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A recent tip article on contact lens profitability prompted lots of emails about fees, so I’ll
cover many of the questions in this tip. How we present contact lens professional fees to
patients, such as those for evaluation or refitting, can make a huge difference in how the fee
is perceived. So much so that if you and your staff handle it well, you can raise the fees to
Get the right attitude
First, make sure that you and your staff never adopt an apologetic or defensive posture about the
fee. Remind yourself and your staff that contact lens prescription and management is a very
specialized heath care service that you trained many years to perfect, and that education is
continuous. It deserves a high fee. If you can’t make a very good profit on this service, then
why provide it? There is no need to try to price match low-end providers on services or materials.
We all know they exist, but most eye care professionals are better off keeping their services at a
very high level. You can’t do that and charge low fees. If a patient really wants low prices,
don’t try to stop him. That is his choice and be confident that he will get what he pays for.
When you adopt the high quality/high fee attitude, most patients will sense the higher level of
service and will not want to go to a cheap place.
Tell patients in advance
I’m very big on this point, but many practices think it’s too difficult. It really isn’t. Most
patients don’t mind relatively high fees; they just hate to be surprised by them. They hate
thinking they were taken advantage of; that someone pulled a fast one on them. If you don’t mention
a fee in advance and if the patient did not know to expect it, it will feel that way.
Refitting fees can be presented in person at the exam chair because the patient can decline if they
so choose. The main services provided at that visit are an eye exam and contact lens evaluation.
Those fees need to be mentioned over the phone. That means that the receptionist must ask the caller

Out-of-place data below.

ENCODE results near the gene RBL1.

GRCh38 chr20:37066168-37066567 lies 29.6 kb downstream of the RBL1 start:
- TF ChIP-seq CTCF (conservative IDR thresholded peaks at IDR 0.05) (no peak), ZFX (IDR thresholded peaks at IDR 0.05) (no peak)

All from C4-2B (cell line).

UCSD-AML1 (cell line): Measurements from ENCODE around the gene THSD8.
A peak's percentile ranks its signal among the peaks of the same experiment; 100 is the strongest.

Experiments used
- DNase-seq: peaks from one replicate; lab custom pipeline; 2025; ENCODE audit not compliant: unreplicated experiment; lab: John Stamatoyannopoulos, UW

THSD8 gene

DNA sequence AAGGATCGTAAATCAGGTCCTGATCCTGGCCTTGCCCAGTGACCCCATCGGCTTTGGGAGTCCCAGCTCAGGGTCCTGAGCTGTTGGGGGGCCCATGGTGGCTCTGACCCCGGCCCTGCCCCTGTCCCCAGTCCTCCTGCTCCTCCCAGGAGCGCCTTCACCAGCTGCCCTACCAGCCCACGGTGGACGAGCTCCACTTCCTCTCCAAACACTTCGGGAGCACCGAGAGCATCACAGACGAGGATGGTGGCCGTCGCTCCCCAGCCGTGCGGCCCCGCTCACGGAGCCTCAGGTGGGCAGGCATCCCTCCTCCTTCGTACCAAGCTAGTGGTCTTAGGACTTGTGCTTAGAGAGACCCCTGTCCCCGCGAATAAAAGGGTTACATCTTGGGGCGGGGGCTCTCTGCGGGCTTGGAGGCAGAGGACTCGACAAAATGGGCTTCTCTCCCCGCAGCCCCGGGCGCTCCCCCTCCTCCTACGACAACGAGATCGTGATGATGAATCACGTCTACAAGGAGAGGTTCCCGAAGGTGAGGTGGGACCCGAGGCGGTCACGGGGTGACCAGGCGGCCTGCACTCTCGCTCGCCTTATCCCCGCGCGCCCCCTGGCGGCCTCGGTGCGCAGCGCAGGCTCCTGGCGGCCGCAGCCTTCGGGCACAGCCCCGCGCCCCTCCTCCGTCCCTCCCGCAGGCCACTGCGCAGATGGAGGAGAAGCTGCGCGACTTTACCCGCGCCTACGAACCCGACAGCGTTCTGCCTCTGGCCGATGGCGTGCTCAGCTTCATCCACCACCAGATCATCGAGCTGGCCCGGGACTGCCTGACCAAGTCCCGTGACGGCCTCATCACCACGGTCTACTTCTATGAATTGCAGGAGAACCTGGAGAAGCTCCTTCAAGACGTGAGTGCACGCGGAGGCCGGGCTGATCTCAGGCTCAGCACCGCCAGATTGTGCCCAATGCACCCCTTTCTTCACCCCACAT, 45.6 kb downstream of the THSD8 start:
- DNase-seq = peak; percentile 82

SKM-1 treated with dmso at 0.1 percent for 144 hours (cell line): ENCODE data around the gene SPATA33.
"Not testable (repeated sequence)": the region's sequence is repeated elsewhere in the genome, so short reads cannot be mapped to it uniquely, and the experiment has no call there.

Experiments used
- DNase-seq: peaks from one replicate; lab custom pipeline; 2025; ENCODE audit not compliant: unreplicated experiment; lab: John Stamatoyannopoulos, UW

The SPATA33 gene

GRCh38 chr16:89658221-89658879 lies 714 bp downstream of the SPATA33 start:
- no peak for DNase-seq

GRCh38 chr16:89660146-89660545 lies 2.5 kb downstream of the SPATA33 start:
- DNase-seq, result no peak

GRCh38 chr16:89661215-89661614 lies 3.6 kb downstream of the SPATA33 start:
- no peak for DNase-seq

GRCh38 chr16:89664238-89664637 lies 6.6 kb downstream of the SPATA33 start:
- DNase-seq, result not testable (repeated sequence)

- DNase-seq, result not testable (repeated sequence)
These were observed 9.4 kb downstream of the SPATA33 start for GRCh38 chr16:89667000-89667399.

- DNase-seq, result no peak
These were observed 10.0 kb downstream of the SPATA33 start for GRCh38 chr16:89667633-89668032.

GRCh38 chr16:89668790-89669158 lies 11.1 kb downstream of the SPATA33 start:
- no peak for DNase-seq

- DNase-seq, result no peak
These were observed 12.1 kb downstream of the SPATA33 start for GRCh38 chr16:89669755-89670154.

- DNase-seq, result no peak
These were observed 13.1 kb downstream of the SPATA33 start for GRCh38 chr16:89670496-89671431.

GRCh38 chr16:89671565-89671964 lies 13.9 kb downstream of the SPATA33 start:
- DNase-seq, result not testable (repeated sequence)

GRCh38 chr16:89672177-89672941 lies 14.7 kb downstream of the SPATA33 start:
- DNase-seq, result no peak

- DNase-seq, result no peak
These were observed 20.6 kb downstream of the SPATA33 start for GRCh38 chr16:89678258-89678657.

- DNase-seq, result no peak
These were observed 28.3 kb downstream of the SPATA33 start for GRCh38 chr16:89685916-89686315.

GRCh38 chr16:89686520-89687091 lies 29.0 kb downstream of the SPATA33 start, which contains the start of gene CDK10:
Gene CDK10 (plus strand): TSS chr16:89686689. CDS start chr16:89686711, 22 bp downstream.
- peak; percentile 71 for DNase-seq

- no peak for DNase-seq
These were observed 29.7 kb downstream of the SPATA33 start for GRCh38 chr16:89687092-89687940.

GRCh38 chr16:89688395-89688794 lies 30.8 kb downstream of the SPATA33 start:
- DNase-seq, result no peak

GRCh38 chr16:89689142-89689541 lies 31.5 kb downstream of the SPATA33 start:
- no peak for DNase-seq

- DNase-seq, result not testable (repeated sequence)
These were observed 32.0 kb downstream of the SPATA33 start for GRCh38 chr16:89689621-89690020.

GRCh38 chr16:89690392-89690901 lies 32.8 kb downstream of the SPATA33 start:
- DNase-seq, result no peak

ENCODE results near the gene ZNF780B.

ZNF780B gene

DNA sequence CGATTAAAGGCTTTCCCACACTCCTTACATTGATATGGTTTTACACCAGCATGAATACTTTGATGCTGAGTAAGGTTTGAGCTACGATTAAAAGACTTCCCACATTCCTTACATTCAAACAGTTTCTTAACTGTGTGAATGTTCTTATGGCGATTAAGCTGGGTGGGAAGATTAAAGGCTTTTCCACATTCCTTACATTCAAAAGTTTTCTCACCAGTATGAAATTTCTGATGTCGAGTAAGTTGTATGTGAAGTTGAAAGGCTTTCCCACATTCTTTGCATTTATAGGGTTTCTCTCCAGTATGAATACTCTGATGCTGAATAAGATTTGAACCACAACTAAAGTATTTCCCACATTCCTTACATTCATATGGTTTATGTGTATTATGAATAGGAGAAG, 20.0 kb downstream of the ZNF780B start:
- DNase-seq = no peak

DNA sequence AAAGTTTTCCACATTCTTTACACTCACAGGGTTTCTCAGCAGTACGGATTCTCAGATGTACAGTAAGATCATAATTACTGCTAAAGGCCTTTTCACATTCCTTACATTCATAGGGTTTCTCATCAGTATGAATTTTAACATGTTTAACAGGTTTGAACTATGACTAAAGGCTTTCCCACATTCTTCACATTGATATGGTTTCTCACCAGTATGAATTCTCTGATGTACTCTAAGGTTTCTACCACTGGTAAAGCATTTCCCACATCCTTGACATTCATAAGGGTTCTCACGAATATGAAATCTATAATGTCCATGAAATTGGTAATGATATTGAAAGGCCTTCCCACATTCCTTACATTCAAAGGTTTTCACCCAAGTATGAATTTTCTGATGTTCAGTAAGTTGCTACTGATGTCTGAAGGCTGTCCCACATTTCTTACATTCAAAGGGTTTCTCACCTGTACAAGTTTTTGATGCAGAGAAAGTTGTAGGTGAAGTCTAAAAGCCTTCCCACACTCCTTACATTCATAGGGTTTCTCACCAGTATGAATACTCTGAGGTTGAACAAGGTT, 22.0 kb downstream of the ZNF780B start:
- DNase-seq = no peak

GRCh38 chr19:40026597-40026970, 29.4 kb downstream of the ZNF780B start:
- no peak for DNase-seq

if he is a contact lens wearer or look that point up on the practice management system as they speak.
Stating the fees in advance makes them seem quite legitimate and fair. It is very rare that
proactively stating the fee and payment policy will prompt an objection, but if it does, you’re
better off getting that out in the open before the visit. The bonus for staff is that they will
never have to face a confrontation at the front desk after services have been provided.
My definition of a contact lens refit is a significant change in lens brand, material or design from
what the patient is currently wearing. What is “significant” is a professional judgment you’ll have
I believe in structuring your exam and evaluation fee high enough that you can be generous with your
definition of a refit and not increase the fee for minor changes. That way, when you do need to
charge the higher refit fee, it’s easy to explain and justify because you really know in your heart
that there is more work involved.
For example, a patient wearing lens brand A, who is very happy and has no complaints actually has
acuity of 20/30 in the left eye. You find the patient needs an extra -.50 power. This is not
considered a refit in my office and no follow-up care is needed. A CL evaluation fee is charged –
but that would have occurred even if there had been no power change. Just be extremely honest with
yourself about the change and the work involved. I can even see a base curve change or brand change
not being a big deal. I never require follow-up visits if they aren’t really needed.
Presenting the fee
Either the doctor or the contact lens technician should discuss the refit fee and any increase in
lens materials fees as the fitting process is started. The fees should simply be mentioned as the
benefits of the new modality are reviewed. We work on the assumption that the fee is acceptable
until told otherwise; we don’t ask if it is. Placing the emphasis on the features and benefits the
patient will realize with the new lens, and stating the one-time fitting fee and lens cost as a side
note will lead to good results. It’s important to relate the discussion to the patient complaint, if
there was one. If there wasn’t, then the refit should either relate to an objective ocular health
sign the doctor discovered, or relate to the general improved lens technology providing more oxygen,
resistance to dryness resistance, or other benefits.
Here is an example of what your technician might say as she is getting ready to apply new diagnostic
lenses. “These new silicone hydrogel lenses offer great comfort and wettability and should help you
leave your lenses on longer, Mrs. Smith. They are the very latest technology. This requires an extra
fitting examination, which we are doing now, and a one week follow-up visit. The fitting fee is $XX,
which includes the follow-up, and the lenses are $YY per 6-pack. Let’s put on the free trial pair and
see how they feel.”
If the patient balks at the fee, which will be rare, then understand that the complaint or the benefits
are not that important to the patient and accept that. Try to just leave the patient in the same lens
they were wearing or switch to a more economical choice. There is nothing wrong with wanting to save
money; you just need to know what the patient wants. It’s not a rejection.
Best wishes for continued success,
Neil B. Gailmard, OD, MBA, FAAO
Editor, Optometric Management Tip of the Week
Dr. Gailmard's new book, Practice Management in Optometry: A Blueprint for Success Based on the Optometric Management Tip of the Week, is now available on Amazon.